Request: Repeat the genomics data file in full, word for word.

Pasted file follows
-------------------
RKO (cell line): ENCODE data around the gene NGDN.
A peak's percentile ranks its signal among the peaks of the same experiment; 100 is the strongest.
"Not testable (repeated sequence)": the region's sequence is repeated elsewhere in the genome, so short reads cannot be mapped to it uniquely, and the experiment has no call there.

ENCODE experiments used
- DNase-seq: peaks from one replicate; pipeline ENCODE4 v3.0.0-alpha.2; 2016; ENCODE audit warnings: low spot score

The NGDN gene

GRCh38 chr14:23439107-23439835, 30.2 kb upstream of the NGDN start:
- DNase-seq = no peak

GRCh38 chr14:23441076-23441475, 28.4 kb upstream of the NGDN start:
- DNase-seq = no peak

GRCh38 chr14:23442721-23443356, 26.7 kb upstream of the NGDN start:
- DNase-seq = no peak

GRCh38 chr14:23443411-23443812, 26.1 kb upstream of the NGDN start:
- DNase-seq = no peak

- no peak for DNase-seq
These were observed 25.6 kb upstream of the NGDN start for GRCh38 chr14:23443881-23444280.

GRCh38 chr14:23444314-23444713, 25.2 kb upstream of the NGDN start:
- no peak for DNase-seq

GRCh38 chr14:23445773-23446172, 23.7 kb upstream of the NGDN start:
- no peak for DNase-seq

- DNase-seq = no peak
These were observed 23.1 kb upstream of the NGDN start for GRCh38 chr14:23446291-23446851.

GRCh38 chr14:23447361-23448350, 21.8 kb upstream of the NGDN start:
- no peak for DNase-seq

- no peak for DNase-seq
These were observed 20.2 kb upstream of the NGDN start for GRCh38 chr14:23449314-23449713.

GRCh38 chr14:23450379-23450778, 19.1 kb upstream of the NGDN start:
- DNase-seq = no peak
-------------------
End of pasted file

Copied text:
RKO (cell line): ENCODE data around the gene NGDN.
A peak's percentile ranks its signal among the peaks of the same experiment; 100 is the strongest.
"Not testable (repeated sequence)": the region's sequence is repeated elsewhere in the genome, so short reads cannot be mapped to it uniquely, and the experiment has no call there.

ENCODE experiments used
- DNase-seq: peaks from one replicate; pipeline ENCODE4 v3.0.0-alpha.2; 2016; ENCODE audit warnings: low spot score

The NGDN gene

GRCh38 chr14:23439107-23439835, 30.2 kb upstream of the NGDN start:
- DNase-seq = no peak

GRCh38 chr14:23441076-23441475, 28.4 kb upstream of the NGDN start:
- DNase-seq = no peak

GRCh38 chr14:23442721-23443356, 26.7 kb upstream of the NGDN start:
- DNase-seq = no peak

GRCh38 chr14:23443411-23443812, 26.1 kb upstream of the NGDN start:
- DNase-seq = no peak

- no peak for DNase-seq
These were observed 25.6 kb upstream of the NGDN start for GRCh38 chr14:23443881-23444280.

GRCh38 chr14:23444314-23444713, 25.2 kb upstream of the NGDN start:
- no peak for DNase-seq

GRCh38 chr14:23445773-23446172, 23.7 kb upstream of the NGDN start:
- no peak for DNase-seq

- DNase-seq = no peak
These were observed 23.1 kb upstream of the NGDN start for GRCh38 chr14:23446291-23446851.

GRCh38 chr14:23447361-23448350, 21.8 kb upstream of the NGDN start:
- no peak for DNase-seq

- no peak for DNase-seq
These were observed 20.2 kb upstream of the NGDN start for GRCh38 chr14:23449314-23449713.

GRCh38 chr14:23450379-23450778, 19.1 kb upstream of the NGDN start:
- DNase-seq = no peak